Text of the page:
Sunday, November 13, 2011

Keeping my succulents dry

In our climate, most succulents do fine outside as long as they stay relatively dry in the winter. Rain was forecast for Friday, Saturday and Sunday so I finally got my act together and built a rain shelter for my succulent table.

This is what this table looked like in July.

Succulent stand on 7/7/2011

The plants sitting on top of the fence and on the top tier of the table had to be moved. I also rearranged the other pots to maximize use of the available space. I figure having the pots close together can only help retain some extra warmth on a cold night.

After rearranging on 11/13/2011

Here’s another view of the rearranged pots. Since rain was imminent when I actually did the work, I didn’t have time to rake the leaves, but that’s a cosmetic thing so ultimately it’s not important.


The shelter consists of 4-mil plastic sheeting, 10 ft. wide. I added a row of grommets along the top so the sheeting can be attached to the overhang of our front porch by means of small bungee cords.

4-mil plastic sheeting to serve as a rain shelter

Here’s the installed sheeting. Not the most architecturally stunning sight but inexpensive, fast, and fully functional—the perfect solution for me since I’m not very handy.

Installed sheeting

Another advantage I noticed: The area seems brighter because the plastic diffuses the light, and it’s noticeable warmer since it keeps out the most of the wind.

Another view of the installed sheeting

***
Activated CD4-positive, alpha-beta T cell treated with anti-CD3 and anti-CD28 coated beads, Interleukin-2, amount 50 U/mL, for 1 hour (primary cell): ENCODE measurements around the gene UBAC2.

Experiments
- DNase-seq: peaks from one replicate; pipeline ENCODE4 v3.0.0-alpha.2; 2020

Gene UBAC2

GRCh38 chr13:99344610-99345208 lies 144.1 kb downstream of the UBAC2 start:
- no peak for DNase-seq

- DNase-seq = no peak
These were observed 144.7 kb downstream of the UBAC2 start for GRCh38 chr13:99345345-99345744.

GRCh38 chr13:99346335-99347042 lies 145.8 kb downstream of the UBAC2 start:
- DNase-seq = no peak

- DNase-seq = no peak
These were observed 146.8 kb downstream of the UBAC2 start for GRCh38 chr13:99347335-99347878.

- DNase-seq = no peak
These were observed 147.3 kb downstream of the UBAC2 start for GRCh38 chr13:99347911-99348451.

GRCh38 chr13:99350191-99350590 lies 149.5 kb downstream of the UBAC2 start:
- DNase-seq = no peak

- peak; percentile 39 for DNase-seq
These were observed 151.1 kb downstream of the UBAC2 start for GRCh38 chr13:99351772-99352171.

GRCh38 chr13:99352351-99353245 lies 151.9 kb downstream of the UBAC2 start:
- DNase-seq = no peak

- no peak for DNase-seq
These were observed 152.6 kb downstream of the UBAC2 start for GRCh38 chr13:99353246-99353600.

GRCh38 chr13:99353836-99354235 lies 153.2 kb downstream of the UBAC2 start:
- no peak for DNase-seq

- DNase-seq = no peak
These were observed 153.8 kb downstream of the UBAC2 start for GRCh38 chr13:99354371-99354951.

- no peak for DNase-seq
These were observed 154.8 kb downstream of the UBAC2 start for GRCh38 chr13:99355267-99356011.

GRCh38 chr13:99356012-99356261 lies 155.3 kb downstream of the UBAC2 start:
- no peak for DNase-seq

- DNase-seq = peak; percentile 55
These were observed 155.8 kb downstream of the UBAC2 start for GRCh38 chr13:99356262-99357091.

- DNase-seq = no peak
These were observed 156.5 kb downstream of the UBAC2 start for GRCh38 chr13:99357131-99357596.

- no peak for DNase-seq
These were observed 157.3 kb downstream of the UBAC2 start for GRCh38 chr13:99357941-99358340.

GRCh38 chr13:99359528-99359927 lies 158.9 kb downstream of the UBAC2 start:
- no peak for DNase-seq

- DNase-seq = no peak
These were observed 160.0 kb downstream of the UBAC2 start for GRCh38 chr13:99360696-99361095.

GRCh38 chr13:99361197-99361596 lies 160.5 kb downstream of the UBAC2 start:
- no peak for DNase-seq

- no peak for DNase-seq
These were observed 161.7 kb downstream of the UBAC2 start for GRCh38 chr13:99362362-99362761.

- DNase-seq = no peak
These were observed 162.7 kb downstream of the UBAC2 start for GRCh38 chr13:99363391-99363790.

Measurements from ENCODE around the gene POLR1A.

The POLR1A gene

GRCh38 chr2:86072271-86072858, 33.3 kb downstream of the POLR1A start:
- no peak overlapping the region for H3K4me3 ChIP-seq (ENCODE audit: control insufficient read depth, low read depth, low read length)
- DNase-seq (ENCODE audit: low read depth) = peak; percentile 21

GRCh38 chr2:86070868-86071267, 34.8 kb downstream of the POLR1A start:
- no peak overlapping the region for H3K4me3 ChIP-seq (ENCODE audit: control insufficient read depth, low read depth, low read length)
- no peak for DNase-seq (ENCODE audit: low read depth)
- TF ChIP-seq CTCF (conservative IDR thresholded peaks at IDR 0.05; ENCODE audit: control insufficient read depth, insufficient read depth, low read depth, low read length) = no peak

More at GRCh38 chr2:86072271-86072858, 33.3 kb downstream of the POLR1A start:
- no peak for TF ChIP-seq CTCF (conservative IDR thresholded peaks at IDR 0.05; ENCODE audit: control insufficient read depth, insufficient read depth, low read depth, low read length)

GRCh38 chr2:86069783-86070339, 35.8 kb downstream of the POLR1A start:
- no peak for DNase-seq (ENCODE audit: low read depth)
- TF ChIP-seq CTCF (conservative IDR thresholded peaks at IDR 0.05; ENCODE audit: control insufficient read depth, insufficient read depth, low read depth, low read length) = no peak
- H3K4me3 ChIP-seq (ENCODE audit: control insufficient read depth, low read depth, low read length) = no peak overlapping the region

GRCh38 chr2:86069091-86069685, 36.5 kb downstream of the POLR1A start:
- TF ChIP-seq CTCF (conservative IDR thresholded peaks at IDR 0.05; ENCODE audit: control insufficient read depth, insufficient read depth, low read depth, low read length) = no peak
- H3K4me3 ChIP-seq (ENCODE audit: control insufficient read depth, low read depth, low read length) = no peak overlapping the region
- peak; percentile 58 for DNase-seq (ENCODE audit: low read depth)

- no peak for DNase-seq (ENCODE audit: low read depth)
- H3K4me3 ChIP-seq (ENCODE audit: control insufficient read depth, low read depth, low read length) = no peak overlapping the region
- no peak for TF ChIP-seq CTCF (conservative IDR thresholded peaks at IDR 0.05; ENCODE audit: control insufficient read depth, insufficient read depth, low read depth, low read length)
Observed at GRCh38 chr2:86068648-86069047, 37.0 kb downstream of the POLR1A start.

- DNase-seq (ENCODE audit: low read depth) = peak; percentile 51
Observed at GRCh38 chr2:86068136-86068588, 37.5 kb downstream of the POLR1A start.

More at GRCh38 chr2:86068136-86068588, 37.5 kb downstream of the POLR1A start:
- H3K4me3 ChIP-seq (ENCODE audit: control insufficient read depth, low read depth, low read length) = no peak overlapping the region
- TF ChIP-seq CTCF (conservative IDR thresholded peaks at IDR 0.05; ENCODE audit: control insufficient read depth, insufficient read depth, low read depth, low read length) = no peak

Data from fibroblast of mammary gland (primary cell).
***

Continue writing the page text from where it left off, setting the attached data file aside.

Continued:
Here’s the view from the street. I don’t know what our neighbors will think, but I’m sure that before long we will find out through the neighborhood grapevine.

Rain shelter as seen from the street

The covered front porch is already home to many potted succulents, and for the winter, I’ve added plants that usually live elsewhere, like in the backyard or on top of the fence. The main goal is to protect them from the rain. Freezing temperatures are a separate issue; on nights below below 28°F or so, I will throw a frost blanket on the more tender succulents. That should be enough to keep them from getting damaged.

Front porch, now home to even more plants than usual. The rain shelter described above is on the right.

Here are some photos of what are becoming increasingly crammed quarters. But I actually find the massed arrangement of pots quite attractive.

Cacti and agaves on the edge of the front porch
Different view of same plants
View towards the driveway (on right)
Even our bistro table got taken over
Larger pots lining the edge of the porch, still covered by the deep overhang of the roof
Small table on the front porch. The plant on the left with thin strappy leaves is an Agave geminiflora. It’s been in this spot (bright light but no sun) for 2+ years and loves it.
Looking towards the front door (on right)
Repurposed shoe rack to the right of the front door
Area to the left of the front door; I plan to shove more plants under the bow window